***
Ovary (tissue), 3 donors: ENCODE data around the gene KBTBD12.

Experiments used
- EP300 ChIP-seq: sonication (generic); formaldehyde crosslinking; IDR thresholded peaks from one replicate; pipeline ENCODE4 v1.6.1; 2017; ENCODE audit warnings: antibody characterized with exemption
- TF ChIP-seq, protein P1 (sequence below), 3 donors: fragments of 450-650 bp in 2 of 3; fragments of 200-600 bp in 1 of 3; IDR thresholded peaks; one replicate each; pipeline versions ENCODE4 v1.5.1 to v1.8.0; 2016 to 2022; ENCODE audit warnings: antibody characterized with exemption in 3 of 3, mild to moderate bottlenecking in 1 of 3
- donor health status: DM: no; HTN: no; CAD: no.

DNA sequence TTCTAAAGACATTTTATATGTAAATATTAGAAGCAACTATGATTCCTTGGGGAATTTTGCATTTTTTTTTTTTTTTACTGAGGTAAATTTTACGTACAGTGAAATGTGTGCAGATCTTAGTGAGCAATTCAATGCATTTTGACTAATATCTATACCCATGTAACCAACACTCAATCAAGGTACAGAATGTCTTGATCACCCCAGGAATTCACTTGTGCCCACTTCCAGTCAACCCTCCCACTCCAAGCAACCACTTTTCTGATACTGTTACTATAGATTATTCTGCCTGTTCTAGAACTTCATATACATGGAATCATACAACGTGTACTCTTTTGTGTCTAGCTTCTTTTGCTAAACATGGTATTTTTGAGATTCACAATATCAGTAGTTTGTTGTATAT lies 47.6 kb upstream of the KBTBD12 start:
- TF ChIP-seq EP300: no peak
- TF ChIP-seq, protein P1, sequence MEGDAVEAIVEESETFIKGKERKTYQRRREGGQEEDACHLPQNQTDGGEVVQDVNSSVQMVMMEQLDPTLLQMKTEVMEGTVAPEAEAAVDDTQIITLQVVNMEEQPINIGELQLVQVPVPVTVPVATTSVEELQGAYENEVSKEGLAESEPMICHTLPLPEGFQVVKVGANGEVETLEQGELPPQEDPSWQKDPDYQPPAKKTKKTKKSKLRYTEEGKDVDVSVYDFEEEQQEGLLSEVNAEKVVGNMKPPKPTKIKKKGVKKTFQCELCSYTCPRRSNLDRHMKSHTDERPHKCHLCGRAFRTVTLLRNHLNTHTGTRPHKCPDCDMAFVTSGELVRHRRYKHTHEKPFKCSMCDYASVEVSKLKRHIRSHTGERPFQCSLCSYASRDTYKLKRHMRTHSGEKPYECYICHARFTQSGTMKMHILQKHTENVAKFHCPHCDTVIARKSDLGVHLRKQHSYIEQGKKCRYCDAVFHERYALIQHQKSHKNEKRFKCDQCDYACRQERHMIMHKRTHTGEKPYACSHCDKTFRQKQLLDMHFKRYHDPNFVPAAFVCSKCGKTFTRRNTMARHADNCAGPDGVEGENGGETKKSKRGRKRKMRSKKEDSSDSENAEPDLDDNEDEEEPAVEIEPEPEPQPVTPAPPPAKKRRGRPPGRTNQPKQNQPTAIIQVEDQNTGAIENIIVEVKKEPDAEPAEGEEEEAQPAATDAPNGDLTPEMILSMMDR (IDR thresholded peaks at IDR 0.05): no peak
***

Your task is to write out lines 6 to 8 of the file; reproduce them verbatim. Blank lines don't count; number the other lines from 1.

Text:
DNA sequence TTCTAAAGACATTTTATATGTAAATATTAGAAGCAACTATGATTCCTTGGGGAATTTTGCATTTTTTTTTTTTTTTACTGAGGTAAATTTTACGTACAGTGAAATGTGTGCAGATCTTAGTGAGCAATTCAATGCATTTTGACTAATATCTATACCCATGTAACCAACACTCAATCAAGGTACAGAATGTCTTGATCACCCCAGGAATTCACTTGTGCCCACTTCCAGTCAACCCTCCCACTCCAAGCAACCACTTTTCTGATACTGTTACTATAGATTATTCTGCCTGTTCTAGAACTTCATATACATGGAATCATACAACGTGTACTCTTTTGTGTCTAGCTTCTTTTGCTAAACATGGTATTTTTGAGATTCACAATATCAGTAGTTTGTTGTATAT lies 47.6 kb upstream of the KBTBD12 start:
- TF ChIP-seq EP300: no peak
- TF ChIP-seq, protein P1, sequence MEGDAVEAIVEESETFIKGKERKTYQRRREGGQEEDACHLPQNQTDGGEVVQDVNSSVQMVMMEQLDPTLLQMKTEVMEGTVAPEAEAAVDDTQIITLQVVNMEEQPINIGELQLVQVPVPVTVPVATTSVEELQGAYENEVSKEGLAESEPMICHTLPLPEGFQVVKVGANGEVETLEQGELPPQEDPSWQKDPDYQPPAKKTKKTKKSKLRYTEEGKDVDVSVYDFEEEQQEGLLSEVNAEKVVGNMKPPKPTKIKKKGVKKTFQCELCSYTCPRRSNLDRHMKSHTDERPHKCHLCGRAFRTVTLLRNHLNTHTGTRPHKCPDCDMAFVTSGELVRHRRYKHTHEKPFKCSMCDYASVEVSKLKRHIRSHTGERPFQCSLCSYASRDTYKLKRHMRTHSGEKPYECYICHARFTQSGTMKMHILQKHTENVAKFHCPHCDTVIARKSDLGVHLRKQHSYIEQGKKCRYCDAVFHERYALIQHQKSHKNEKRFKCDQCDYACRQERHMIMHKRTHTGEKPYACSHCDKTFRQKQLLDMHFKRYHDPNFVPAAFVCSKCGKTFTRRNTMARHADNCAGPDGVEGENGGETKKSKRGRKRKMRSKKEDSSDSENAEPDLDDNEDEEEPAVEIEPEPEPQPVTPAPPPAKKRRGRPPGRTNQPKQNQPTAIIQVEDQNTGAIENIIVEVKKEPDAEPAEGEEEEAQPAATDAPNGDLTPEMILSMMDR (IDR thresholded peaks at IDR 0.05): no peak